She also finds that the vast majority of the planet-mass objects – 95 percent – will leave the galaxy entirely due to their speeds of about 20 million miles per hour (10,000 km/s). Since most other galaxies also have giant black holes at their cores, it’s likely that the same process is at work in them.

“Other galaxies like Andromeda are shooting these ‘spitballs’ at us all the time,” says co-author James Guillochon of the Harvard-Smithsonian Center for Astrophysics (CfA).

Although they might be planet-size, these objects would be very different from a typical planet. They are literally made of star-stuff, and since different ones would develop from different pieces of the former star, their compositions could vary.

They also form much more rapidly than a normal planet. It takes only a day for the black hole to shred the star (in a process known as tidal disruption), and only about a year for the resulting fragments to pull themselves back together. This is in contrast to the millions of years required to create a planet like Jupiter from scratch.

Once launched, it would take about a million years for one of these objects to reach Earth’s neighborhood. The challenge will be to tell it apart from free-floating planets that are created during the more mundane process of star and planet formation.

“Only about one out of a thousand free-floating planets will be one of these second-generation oddballs,” adds Girma.

Headquartered in Cambridge, Mass., the Harvard-Smithsonian Center for Astrophysics (CfA) is a joint collaboration between the Smithsonian Astrophysical Observatory and the Harvard College Observatory. CfA scientists, organized into six research divisions, study the origin, evolution and ultimate fate of the universe.

Scientists Close-in On the True Mass of Milky Way

It’s a problem of galactic complexity, but researchers are getting closer to accurately measuring the mass of the Milky Way Galaxy.

In the latest of a series of papers that could have broader implications for the field of astronomy, McMaster astrophysicist Gwendolyn Eadie, working with her PhD supervisor William Harris and with a Queen’s University statistician, Aaron Springford, has refined Eadie and Harris’s own method for measuring the mass of the galaxy that is home to our solar system.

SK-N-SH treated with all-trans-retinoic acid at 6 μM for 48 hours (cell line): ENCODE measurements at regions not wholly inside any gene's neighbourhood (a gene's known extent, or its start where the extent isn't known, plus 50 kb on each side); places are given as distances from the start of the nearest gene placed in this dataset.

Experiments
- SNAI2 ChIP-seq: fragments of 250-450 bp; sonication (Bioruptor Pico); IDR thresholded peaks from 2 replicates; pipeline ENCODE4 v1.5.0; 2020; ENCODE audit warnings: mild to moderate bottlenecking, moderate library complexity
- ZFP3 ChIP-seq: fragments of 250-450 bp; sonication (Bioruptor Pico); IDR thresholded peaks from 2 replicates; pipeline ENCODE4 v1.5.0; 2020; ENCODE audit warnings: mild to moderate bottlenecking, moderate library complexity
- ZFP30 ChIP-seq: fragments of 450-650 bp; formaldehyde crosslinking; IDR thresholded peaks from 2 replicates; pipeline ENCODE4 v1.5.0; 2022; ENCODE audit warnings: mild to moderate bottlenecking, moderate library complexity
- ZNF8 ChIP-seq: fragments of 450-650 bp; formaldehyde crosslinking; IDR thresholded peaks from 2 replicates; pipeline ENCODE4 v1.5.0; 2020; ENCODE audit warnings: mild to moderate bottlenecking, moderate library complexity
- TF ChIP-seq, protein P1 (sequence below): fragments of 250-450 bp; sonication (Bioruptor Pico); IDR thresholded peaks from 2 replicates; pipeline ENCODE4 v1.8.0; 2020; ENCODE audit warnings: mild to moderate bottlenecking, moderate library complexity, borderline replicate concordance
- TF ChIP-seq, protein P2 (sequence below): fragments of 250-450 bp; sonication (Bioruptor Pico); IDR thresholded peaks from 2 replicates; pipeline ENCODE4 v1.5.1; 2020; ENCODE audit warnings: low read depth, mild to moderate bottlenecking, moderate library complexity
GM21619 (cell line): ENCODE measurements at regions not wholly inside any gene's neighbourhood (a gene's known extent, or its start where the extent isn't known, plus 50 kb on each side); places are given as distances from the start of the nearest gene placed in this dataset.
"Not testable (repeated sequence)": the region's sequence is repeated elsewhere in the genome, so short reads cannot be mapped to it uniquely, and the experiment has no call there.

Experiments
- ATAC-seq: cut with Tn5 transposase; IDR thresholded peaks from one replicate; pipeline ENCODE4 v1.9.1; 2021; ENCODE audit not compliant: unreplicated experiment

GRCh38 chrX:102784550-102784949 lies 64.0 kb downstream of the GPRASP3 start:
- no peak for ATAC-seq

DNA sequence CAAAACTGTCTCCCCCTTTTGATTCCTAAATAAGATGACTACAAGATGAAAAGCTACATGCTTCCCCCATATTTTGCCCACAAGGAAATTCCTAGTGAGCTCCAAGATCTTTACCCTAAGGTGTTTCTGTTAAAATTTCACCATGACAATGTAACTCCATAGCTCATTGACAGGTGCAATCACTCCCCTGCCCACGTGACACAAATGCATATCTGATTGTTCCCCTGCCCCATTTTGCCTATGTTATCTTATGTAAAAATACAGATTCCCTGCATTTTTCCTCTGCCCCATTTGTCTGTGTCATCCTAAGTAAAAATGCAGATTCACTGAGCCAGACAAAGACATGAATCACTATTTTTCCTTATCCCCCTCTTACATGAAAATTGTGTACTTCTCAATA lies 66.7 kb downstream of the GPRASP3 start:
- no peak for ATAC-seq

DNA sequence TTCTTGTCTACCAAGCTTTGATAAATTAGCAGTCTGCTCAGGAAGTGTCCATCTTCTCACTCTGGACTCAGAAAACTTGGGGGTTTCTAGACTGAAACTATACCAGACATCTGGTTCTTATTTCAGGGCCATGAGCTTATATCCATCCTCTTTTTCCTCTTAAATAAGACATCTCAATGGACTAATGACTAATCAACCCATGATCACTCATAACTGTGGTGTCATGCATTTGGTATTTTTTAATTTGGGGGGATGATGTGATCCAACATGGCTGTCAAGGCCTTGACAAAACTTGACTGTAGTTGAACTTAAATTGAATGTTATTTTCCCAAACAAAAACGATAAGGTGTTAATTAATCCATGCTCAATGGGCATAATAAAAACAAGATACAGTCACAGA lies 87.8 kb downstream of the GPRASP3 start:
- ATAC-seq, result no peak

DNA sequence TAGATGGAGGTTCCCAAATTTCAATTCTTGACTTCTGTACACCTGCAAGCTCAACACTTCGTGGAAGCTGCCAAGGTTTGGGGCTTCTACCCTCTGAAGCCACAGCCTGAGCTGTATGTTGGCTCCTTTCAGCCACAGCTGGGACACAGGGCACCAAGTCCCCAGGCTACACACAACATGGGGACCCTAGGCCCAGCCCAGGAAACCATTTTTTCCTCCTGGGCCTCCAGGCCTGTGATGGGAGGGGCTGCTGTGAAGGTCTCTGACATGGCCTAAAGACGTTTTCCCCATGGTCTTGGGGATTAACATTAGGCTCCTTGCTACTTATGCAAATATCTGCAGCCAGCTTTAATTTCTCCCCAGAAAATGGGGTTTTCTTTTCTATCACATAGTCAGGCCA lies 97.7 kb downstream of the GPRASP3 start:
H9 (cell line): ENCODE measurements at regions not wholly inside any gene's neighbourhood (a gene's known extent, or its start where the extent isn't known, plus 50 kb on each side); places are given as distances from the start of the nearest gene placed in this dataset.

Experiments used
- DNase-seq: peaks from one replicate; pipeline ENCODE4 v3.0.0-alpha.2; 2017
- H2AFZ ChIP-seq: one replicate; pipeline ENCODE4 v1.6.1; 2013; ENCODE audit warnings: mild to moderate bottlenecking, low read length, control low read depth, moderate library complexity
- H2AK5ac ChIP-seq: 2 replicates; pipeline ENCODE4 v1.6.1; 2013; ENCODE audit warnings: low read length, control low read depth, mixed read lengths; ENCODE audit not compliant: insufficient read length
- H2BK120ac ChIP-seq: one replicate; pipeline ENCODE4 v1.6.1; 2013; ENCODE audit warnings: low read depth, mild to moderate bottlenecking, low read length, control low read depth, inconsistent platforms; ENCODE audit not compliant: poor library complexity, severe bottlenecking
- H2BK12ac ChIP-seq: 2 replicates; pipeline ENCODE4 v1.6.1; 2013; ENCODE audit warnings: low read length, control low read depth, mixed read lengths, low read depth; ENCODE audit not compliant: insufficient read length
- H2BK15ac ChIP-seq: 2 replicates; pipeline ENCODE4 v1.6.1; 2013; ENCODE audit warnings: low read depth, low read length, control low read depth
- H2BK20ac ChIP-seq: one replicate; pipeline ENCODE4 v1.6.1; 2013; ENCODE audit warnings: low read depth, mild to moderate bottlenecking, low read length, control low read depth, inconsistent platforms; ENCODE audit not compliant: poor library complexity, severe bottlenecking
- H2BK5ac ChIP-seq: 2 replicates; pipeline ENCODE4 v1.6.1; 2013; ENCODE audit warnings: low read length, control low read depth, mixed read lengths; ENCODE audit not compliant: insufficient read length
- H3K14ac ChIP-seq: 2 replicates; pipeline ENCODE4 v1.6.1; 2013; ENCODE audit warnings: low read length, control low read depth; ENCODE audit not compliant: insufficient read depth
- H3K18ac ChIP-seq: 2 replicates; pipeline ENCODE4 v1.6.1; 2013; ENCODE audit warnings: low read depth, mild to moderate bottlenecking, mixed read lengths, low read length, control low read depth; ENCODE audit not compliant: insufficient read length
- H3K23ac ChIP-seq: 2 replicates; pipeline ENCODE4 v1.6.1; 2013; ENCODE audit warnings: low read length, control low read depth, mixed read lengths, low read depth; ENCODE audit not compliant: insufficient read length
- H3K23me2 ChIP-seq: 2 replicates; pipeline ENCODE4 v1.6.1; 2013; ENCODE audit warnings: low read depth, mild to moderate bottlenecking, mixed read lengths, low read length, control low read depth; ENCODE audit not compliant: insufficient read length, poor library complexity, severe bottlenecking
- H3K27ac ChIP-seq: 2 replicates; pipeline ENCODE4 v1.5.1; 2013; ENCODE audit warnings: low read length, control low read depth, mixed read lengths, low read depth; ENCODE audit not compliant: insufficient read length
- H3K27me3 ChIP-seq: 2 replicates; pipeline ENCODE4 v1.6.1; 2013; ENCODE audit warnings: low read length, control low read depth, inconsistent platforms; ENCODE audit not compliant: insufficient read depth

The short answer, using the refined method, is between 4.0 X 1011 and 5.8 X 1011 solar masses. In simpler terms, that’s about the mass of our Sun, multiplied by 400 to 580 billion. The Sun, for the record, has a mass of two nonillion (that’s 2 followed by 30 zeroes) kilograms, or 330,000 times the mass of Earth. This Galactic mass estimate includes matter out to 125 kiloparsecs from the center of the Galaxy (125 kiloparsecs is almost 4 X 1018 kilometers). When the mass estimate is extended out to 300kpc, the mass is approximately 9 X 1011 solar masses.

Measuring the mass of our home galaxy, or any galaxy, is particularly difficult. A galaxy includes not just stars, planets, moons, gases, dust and other objects and material, but also a big helping of dark matter, a mysterious and invisible form of matter that is not yet fully understood and has not been directly detected in the lab.
Astronomers and cosmologists, however, can infer the presence of dark matter through its gravitational influence on visible objects.

Eadie, a PhD candidate in Physics and Astronomy at McMaster University, has been studying the mass of the Milky Way and its dark-matter component since she started graduate school. She uses the velocities and positions of globular star clusters that orbit the Milky Way. The orbits of globular clusters are determined by the galaxy’s gravity, which is dictated by its massive dark matter component.

Previously, Eadie had developed a technique for using Globular Cluster (GCs) velocities, even when the data was incomplete.